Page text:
Millennials tend to regard Mad Men as a documentary of the 1950s—three-martini lunches, rampant sexism followed by rampant sex, and political and cultural repression, from the beltway to Elm Street. Of political repression, there is no doubt. Senator Joe McCarthy’s reckless charges of Communist subversion, loyalty oaths, and the Hollywood blacklist—all testify to the decade’s big chill. But cultural repression? In fact, the 1950s were among the most intellectually and creatively provocative periods of the twentieth century.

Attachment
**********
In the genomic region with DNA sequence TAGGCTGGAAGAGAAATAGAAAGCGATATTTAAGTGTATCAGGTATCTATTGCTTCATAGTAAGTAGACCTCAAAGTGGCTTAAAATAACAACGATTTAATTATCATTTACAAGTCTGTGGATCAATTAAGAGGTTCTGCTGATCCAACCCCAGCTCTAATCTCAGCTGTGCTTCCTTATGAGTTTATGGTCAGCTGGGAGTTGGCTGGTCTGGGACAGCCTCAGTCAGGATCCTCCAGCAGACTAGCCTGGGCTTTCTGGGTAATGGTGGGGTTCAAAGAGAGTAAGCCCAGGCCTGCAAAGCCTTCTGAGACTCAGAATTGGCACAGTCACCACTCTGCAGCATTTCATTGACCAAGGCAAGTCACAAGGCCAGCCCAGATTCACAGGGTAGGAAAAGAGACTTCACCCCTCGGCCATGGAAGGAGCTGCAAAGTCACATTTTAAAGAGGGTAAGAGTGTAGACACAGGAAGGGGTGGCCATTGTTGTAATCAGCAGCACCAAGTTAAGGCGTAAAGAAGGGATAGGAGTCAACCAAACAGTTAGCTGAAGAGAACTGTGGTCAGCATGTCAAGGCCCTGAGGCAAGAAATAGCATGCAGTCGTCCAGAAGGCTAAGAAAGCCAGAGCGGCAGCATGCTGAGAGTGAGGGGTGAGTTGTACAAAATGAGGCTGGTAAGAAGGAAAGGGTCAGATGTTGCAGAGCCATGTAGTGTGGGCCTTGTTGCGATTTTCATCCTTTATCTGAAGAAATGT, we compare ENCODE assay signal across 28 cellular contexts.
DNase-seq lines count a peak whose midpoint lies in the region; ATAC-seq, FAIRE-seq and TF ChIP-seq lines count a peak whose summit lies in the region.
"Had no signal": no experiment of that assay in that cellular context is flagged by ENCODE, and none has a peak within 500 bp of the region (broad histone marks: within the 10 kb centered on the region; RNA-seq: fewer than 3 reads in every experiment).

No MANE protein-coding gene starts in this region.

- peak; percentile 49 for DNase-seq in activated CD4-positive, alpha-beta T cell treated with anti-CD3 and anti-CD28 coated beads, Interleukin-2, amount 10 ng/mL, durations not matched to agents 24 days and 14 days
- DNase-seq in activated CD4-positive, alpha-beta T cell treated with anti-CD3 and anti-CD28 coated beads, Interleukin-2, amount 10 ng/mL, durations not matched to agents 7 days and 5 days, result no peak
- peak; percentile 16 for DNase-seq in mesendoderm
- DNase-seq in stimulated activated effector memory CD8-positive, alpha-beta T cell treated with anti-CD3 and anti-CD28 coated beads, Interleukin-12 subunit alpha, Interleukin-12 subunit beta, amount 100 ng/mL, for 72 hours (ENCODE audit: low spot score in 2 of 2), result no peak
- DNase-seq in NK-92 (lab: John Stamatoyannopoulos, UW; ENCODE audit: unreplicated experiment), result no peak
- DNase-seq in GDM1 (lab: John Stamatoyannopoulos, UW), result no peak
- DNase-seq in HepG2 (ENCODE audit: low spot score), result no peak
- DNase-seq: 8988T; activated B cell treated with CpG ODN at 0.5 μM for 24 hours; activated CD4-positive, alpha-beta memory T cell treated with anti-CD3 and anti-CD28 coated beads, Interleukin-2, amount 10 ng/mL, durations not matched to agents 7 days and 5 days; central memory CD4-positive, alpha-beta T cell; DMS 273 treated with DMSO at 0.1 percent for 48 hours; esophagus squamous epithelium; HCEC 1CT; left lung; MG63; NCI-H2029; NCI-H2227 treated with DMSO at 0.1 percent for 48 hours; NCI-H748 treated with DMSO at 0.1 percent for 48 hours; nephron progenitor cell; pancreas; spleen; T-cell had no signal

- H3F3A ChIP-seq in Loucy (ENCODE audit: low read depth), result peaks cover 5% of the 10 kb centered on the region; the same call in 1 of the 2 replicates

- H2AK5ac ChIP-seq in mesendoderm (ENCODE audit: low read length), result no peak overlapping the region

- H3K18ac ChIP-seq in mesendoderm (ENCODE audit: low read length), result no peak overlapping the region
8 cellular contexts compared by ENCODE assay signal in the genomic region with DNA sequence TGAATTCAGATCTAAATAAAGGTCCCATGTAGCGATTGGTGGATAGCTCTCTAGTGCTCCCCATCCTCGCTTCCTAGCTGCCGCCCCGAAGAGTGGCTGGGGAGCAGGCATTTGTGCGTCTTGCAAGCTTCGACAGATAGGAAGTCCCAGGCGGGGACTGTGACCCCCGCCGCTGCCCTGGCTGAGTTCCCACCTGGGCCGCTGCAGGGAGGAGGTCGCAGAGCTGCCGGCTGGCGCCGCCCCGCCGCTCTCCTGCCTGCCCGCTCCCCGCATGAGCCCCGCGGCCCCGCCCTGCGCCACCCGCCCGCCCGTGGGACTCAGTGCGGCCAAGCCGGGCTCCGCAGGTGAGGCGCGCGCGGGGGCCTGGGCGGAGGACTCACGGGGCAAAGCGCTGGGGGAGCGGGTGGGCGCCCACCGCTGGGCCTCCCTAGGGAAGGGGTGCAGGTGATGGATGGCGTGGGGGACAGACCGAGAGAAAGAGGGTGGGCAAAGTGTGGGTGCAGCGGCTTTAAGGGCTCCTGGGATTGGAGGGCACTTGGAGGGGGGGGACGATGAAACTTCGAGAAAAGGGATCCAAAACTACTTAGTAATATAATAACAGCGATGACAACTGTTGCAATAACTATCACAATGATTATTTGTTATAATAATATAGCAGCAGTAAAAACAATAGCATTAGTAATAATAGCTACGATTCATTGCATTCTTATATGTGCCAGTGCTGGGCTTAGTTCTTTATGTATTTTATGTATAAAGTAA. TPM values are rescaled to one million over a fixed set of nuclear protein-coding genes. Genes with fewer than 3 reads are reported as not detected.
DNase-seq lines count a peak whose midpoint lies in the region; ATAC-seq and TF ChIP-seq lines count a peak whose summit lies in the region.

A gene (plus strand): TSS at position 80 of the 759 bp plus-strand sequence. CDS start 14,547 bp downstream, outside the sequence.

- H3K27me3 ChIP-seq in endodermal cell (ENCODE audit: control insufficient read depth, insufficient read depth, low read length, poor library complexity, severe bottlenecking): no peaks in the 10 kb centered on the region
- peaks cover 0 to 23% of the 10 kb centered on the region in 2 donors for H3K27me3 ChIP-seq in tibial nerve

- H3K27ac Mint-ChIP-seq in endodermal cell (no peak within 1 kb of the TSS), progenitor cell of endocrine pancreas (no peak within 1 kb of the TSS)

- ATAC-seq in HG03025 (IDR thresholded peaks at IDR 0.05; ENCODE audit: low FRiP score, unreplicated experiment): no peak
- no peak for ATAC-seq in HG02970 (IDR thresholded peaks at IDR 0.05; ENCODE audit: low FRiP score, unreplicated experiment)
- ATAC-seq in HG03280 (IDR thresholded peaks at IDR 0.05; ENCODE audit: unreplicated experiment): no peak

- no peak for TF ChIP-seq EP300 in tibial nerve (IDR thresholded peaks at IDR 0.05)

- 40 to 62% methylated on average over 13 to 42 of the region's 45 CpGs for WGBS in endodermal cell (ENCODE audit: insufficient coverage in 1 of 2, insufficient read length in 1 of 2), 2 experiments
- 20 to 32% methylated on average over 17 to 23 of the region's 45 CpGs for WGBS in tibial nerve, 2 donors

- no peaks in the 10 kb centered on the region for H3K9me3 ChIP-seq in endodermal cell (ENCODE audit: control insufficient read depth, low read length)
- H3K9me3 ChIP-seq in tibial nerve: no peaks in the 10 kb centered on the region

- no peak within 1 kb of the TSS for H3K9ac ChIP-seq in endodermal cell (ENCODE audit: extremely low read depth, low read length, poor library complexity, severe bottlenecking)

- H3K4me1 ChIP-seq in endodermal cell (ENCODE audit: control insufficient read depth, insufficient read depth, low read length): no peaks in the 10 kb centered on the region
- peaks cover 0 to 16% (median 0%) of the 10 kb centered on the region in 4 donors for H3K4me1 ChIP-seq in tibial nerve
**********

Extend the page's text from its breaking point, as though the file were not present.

In that decade, Alan Ginsberg’s influential poem “Howl” appeared, alongside Jack Kerouac’s autobiographical On the Road and Ralph Ellison’s seminal Invisible Man. Short story writers had a flourishing marketplace in which to exhibit their wares, including Collier’s, Esquire, The New Yorker, The Saturday Evening Post, Redbook, and Playboy. Cartoonists worked the same bazaar, and their drawings showed a comprehension of draftsmanship, social perception and—hard as it is to believe today— wit.
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